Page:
Skip to main content Accessibility Statement
House on street

Interest rates - What homeowners can do NOW to beat a rise

The base interest rate has been at 0.25% for close to a year, and it was at 0.5% for the seven years beforehand. So it's been a long time to have such low rates - good news for many borrowers. But there's renewed speculation that interest rates could start to go up. And when the rates do, the changes will affect anyone with a mortgage.

It’s impossible to know exactly when this will happen (predictions change from one month to the next) or by how much - but there are ways to get ready.

1.    Find out how much an interest rate rise will cost you

If you're on a variable rate mortgage or about to switch to one, it’s worth looking at what the changes would mean to your mortgage rate and monthly payment.

Check with your lender if you’re unsure. You can also use our Mortgage calculator to work these figures out. In ‘price of property’ enter how much you have left to pay on your mortgage, and put zero in the deposit box. Then use the sliders to decrease the term to the number of years you have left to pay, and increase the interest rate. You’ll see the amount you’d pay each month change up on the top left hand side.

2.    See how much you can afford

A budget will show what money you have coming in, what money is going out, and most importantly, how much you have left at the end. Our Budget planner tool will help you do all of this.

If increased mortgage payments mean you go from managing ok to struggling to get by, use the budget to look for areas you can cut back. Are you spending a big amount each month on travel? Do you think you can spend less when out shopping?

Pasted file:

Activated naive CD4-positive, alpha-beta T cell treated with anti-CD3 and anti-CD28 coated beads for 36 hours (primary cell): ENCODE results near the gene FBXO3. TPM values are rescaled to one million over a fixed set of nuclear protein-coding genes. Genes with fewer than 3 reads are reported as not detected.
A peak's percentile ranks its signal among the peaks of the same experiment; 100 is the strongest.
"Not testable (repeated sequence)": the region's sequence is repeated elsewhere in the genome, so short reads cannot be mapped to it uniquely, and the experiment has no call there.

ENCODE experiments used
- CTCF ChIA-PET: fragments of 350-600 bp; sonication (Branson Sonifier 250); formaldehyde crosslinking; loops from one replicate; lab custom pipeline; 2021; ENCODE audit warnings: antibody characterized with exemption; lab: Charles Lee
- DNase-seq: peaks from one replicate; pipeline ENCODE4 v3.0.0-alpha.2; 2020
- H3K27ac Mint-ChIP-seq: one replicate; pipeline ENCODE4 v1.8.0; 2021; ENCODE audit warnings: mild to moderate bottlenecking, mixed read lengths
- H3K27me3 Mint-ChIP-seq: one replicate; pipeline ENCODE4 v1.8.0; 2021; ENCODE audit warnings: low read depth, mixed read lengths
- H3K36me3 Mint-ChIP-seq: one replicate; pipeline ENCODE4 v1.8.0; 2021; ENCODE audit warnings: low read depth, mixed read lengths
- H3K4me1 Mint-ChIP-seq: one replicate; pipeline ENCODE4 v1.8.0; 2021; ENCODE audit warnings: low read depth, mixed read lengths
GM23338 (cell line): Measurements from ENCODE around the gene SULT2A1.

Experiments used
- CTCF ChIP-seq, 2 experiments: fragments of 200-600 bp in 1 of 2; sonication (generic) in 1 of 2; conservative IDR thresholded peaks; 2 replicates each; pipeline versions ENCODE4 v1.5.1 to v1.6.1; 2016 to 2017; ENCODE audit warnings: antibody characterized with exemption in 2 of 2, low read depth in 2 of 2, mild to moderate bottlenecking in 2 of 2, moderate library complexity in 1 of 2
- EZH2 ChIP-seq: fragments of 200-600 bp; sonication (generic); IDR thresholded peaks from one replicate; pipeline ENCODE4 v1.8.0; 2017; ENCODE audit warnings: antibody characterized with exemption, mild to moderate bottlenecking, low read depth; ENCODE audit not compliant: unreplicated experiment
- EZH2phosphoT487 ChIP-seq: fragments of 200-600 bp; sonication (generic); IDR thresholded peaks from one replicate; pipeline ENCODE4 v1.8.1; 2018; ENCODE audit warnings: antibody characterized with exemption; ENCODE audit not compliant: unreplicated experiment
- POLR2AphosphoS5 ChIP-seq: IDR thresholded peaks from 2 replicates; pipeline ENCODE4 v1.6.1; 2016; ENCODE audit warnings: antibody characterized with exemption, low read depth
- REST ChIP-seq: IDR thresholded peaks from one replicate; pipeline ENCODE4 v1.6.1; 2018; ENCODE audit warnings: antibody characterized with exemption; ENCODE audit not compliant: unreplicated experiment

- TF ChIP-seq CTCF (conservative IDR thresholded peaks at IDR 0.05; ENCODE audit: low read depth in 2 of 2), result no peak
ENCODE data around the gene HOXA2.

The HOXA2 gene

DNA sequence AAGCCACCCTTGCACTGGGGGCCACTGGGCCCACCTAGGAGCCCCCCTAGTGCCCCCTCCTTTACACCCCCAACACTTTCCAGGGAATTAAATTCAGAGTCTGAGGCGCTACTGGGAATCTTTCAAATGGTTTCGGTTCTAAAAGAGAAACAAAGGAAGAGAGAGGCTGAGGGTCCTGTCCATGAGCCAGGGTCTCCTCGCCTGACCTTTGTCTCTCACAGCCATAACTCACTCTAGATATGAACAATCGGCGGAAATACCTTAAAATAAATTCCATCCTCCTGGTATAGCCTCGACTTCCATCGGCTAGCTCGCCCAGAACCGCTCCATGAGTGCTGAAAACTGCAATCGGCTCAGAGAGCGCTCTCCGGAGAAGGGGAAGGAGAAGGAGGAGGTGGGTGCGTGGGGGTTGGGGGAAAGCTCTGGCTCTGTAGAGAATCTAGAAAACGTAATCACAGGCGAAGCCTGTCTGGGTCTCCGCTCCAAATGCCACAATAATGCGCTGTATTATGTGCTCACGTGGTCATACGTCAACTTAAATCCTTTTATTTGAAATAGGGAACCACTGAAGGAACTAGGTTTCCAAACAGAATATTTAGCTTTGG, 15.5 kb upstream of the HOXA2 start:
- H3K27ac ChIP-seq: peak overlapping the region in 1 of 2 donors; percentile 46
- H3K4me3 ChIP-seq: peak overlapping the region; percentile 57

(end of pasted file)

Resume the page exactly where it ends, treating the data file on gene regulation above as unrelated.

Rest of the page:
Our mortgage affordability calculator will give you an idea of how much you can borrow.

3.    Think about overpaying

If you have some spare savings, it’s worth seeing if you can make any overpayments to your mortgage without incurring a penalty, so check with your lender. You can do this in a lump sum, or just by increasing the monthly payments.

Overpaying £100 a month on a £120,000, 25-year mortgage charging 4% will save you £15,000 in interest payments. It will also shave five years off your mortgage, clearing it in just 20 years. Doing this before rates rise means you have a smaller mortgage to be charged interest on, so you’ll repay less overall.

However, there are reasons why it’s not always the best option, which you can read about in our Should you pay off your mortgage early article.

4.    Explore a new mortgage deal

It’s worth looking into a new mortgage deal to see if you can take advantage of current rates. For certainty you could lock into a rate with a fix, though remember these often come with an arrangement fee. Or you could stick with a variable if that works out more cost effective.

If your deal is coming to an end, the earlier you prepare the better. Speak to your lender as a starting point. You may need to move lenders to get the best deal, which means you might need to have an affordability assessment.

If your home value has increased, it may mean your loan-to-value (LTV) ratio has also decreased. This could mean you can choose from more lenders and lower rates. LTV and more remortgaging tips are explained in our remortgaging to cut costs guide.

What do you think?

We really want you to share your views, but please remember to be nice ☺
All fields are required. Check out our full commenting guidelines

By clicking on 'Post Comment', you're agreeing to our Commenting Policy

  • Dean jones / 22 September 2015

    Ref this in the article " If your home value has increased, it may mean your loan-to-value (LTV) ratio has also increased" should the LTV decrease in these conditions?
    The article is very informative

  • KDallas / 8 September 2015

    Andy, we need help we can't overpay as we can't afford it currently, int rise will kill us, we are trapped on interest only between 2 lenders on high LTV, we can't remortgage - we are destined for financial failure, we really need someone to help
    ** ADMIN **
    Hi Karen, you can contact our advice line on 0300 500 5000 where someone will be able to help

  • jen / 31 August 2015

    I have been on interest only mortgage for years now and have only 5 years left to pay it off which I cant,so wanted to extend the mortgage term to 10 years so a 10year fixed rate would be good for me so I know what I would be paying,but could I extend the term and who with,I am with Lloyds at present and have a £75,000mortgage still owing,if I cant extend I could lose the house